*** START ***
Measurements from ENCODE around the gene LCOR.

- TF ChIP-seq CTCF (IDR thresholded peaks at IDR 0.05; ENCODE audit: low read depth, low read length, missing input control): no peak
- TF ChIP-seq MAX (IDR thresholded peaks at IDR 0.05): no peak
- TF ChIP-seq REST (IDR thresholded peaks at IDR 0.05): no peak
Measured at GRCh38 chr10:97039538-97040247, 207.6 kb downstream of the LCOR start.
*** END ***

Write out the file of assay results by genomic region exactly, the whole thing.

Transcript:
Measurements from ENCODE around the gene LCOR.

- TF ChIP-seq CTCF (IDR thresholded peaks at IDR 0.05; ENCODE audit: low read depth, low read length, missing input control): no peak
- TF ChIP-seq MAX (IDR thresholded peaks at IDR 0.05): no peak
- TF ChIP-seq REST (IDR thresholded peaks at IDR 0.05): no peak
Measured at GRCh38 chr10:97039538-97040247, 207.6 kb downstream of the LCOR start.